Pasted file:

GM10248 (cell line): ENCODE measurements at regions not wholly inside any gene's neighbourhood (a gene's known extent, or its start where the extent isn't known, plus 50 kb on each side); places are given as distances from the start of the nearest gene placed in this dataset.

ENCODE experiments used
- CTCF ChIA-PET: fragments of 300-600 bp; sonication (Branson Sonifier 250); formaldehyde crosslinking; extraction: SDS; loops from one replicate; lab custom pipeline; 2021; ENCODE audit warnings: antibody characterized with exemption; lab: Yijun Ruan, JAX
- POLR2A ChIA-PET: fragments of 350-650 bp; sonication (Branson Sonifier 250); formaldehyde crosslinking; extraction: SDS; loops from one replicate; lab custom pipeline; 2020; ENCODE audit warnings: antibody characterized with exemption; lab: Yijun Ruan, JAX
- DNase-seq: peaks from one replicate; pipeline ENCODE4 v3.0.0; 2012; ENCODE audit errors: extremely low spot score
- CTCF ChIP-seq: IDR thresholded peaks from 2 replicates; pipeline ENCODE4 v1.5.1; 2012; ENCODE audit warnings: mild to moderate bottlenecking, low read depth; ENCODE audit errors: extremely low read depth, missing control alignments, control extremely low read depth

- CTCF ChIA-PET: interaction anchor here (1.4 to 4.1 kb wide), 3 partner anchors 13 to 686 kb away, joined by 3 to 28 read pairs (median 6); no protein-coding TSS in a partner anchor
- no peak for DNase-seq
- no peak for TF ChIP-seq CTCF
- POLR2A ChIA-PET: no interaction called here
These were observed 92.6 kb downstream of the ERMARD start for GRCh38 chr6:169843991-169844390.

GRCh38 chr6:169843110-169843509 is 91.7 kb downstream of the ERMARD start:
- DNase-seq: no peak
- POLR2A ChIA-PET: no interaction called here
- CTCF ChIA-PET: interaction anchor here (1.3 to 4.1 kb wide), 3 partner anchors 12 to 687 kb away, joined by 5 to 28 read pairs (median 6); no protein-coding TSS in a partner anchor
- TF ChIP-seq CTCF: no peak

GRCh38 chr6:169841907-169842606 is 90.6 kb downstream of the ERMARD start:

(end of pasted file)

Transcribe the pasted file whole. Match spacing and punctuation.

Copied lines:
GM10248 (cell line): ENCODE measurements at regions not wholly inside any gene's neighbourhood (a gene's known extent, or its start where the extent isn't known, plus 50 kb on each side); places are given as distances from the start of the nearest gene placed in this dataset.

ENCODE experiments used
- CTCF ChIA-PET: fragments of 300-600 bp; sonication (Branson Sonifier 250); formaldehyde crosslinking; extraction: SDS; loops from one replicate; lab custom pipeline; 2021; ENCODE audit warnings: antibody characterized with exemption; lab: Yijun Ruan, JAX
- POLR2A ChIA-PET: fragments of 350-650 bp; sonication (Branson Sonifier 250); formaldehyde crosslinking; extraction: SDS; loops from one replicate; lab custom pipeline; 2020; ENCODE audit warnings: antibody characterized with exemption; lab: Yijun Ruan, JAX
- DNase-seq: peaks from one replicate; pipeline ENCODE4 v3.0.0; 2012; ENCODE audit errors: extremely low spot score
- CTCF ChIP-seq: IDR thresholded peaks from 2 replicates; pipeline ENCODE4 v1.5.1; 2012; ENCODE audit warnings: mild to moderate bottlenecking, low read depth; ENCODE audit errors: extremely low read depth, missing control alignments, control extremely low read depth

- CTCF ChIA-PET: interaction anchor here (1.4 to 4.1 kb wide), 3 partner anchors 13 to 686 kb away, joined by 3 to 28 read pairs (median 6); no protein-coding TSS in a partner anchor
- no peak for DNase-seq
- no peak for TF ChIP-seq CTCF
- POLR2A ChIA-PET: no interaction called here
These were observed 92.6 kb downstream of the ERMARD start for GRCh38 chr6:169843991-169844390.

GRCh38 chr6:169843110-169843509 is 91.7 kb downstream of the ERMARD start:
- DNase-seq: no peak
- POLR2A ChIA-PET: no interaction called here
- CTCF ChIA-PET: interaction anchor here (1.3 to 4.1 kb wide), 3 partner anchors 12 to 687 kb away, joined by 5 to 28 read pairs (median 6); no protein-coding TSS in a partner anchor
- TF ChIP-seq CTCF: no peak

GRCh38 chr6:169841907-169842606 is 90.6 kb downstream of the ERMARD start: